All 40 had survived (2 of whom were American citizens) and as the U-boat surfaced they started to row westwards. The motorboat later took the lifeboat in tow. After about 6 hours they encountered 2 fishing vessels which towed the lifeboats to the Coast Guard Station at Sea Island Inlet, N.J., with arrival there at 12:45.
A report from Lieutenant Gilbert L. Countryman, U.S.N.R. to Commandant Fourth Naval District, via Commander Inshore Patrol dated Jan. 25-1942 (based on survivors' statements, received from Tony Cooper, England) says that Varanger had departed Coco Solo on Jan. 16, and was about 30 miles offshore on a course toward Barnegat (38 58N 74 06W) when the first torpedo hit amidships on the port side at 03:10, destroying the radio equipment, closing hatches, blowing in plates, rendering the 4" gun inoperative and destroying 2 of the 4 lifeboats. As Varanger began to list and sink the crew crawled through holes blown in the plates to get out. The 2 remaining boats were launched and the men in the water were picked up. Each member of the crew wore an "Easco" lifejacket light (electric, waterproof) which enabled those in the boats to see them easily in the water. The 2nd torpedo, from another U-boat (? as far as I can determine, this is incorrect) hit on the port side at 03:17 and destroyed the engine room; all men were off the ship by then. At 03:22 a U-boat surfaced about 1 mile to shore while another(?) came in close and fired a torpedo which hit forward on the port side, whereupon the ship sank rapidly. At that time the 2 lifeboats were headed toward Ocean City. A plane was heard in the air but not seen. Fishing vessels towed them to shore, and the men were taken to Townsend Inlet. No one was seriously injured, though they all suffered from shock and exposure, some had minor lacerations and bruises. 1st Mate Arnfinn Krokeide had possible fractured ribs from having been thrown to the deck in the first explosion, though a civilian doctor in attendance was of the opinion that it was a severe bruise and not a fracture (excerpt from the ship's journal states he was admitted to a hospital in Philadelphia on Jan. 26).
This report adds that requests of civilians to talk to crew members and take photographs were denied. The Red Cross were supplying necessary clothing and shoes, and immigration officials were enroute from Philadelphia. 1 crew member left the building by a cellar door but was returned by Coast Guard personnel.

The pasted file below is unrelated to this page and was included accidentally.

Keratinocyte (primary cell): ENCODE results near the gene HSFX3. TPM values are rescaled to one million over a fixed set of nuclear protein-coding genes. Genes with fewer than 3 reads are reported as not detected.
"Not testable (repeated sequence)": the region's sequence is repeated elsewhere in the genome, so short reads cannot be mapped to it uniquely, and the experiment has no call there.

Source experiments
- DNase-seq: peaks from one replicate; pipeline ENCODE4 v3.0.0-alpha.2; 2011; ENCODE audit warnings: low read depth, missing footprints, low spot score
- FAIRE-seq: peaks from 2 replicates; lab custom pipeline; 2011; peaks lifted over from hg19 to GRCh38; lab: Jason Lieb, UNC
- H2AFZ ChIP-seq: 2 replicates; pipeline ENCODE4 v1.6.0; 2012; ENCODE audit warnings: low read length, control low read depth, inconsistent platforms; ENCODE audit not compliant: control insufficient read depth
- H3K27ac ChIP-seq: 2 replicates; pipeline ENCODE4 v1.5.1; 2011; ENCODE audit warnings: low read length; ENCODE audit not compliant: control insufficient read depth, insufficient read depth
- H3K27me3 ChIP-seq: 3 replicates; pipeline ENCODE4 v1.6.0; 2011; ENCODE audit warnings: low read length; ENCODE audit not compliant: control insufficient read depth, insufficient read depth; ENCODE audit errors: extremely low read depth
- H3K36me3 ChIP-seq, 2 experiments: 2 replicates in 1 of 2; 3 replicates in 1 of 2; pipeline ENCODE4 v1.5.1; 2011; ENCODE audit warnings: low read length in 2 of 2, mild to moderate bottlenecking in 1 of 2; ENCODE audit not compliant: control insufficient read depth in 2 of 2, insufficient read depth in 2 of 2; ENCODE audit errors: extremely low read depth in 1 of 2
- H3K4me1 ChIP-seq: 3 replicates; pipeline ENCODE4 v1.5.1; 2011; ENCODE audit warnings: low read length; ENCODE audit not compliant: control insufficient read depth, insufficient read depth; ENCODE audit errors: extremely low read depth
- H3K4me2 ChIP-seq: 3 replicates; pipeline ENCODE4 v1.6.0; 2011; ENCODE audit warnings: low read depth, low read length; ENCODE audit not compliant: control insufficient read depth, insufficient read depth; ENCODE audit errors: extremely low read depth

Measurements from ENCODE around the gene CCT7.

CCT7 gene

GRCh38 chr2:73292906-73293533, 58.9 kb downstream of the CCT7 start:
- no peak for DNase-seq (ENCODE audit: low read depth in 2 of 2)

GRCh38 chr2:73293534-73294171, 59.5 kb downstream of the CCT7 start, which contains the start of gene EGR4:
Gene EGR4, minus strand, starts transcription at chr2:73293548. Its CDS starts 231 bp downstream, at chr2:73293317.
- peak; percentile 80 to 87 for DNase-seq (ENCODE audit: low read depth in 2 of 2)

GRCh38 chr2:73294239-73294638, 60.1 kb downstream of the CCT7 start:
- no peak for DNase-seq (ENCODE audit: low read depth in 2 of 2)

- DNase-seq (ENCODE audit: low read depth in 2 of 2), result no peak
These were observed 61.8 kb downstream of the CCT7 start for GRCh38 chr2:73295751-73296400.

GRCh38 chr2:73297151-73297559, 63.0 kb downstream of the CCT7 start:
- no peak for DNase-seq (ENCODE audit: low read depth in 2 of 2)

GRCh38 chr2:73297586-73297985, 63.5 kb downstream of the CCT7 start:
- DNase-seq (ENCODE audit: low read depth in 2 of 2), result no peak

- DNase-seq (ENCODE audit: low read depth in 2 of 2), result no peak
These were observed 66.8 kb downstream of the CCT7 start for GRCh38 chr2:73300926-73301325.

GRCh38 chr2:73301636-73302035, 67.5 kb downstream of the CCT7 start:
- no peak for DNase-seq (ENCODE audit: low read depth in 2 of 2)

The maritime hearings were held in New York on Jan. 29-1942 with Captain Horne, the 2nd mate, Able Seaman Karlsen, and Ordinary Seaman Brevik appearing (position here is given as 30N 74 7W).
I've received an E-mail from Joe Milligan who says that Varanger's history has been greatly detailed in several books published in the U.S. about shipwrecks. It appears to be a popular target for divers and many artifacts have been recovered. Varanger's bell was originally discovered on the wreck by a diver named Tom McElwee in 1978. He recovered the ship's helm during the late 1970's, while Joe Milligan recovered the bell in 1982 with his dive partner George Hughes.
Joe also recovered the porthole, and he has framed a picture of Varanger inside it. (The picture was taken on Jan. 26-1942, the day after the sinking and shows her bow out of the water).
Joe says, "She lies in 140 feet of water completely upright. The wreck has collapsed quite a bit over the past 10 years, however, it is still one of the best ship wreck dives on the east coast of the US".
Back to Varanger on the "Ships starting with V" page.
Other ships named Varanger: Norway also had a whale catcher by the name Varanger, built Oslo 1881 - this vessel was in service in Iceland till 1911. According to the Finnmarks Fylkesrederi og Ruteselskap fleet list by Finn R. Hansen a steamer by this name was delivered in July-1876 from Trondheim mek. Verksted to Brodtkorpfirmaet i Vadsø & Vardø, 113 gt. Sold in March-1916 to Finmarkens Amtsrederi, Hammerfest, no name change. Damaged in Aug.-1916 by Hurtigruten's Hera, repaired. Ran aground near Nesseby in 1917. Rebuilt in May-1922. Lost on Nov. 28 that year near Bugøynes, Sør-Varanger. Westfal-Larsen also had another tanker named Varanger, delivered in Febr.-1954 from Kockums, Malmö, 10 590 gt. Became Rougebrune of Monaco in 1968. Broken up in Spain 1976. A 3rd Varanger was delivered to this company in Nov.-1974, built at Kaldnes Mek. Verksted, Tønsberg, 21 284 gt, also a tanker.
The text on this page was compiled with the help of: "Nortraships flåte", J. R. Hegland, "Sjøforklaringer fra 2. verdenskrig", Volume II (Norwegian Maritime Museum), and misc. others for cross checking details, some of which are named in the above narrative - (ref. My sources).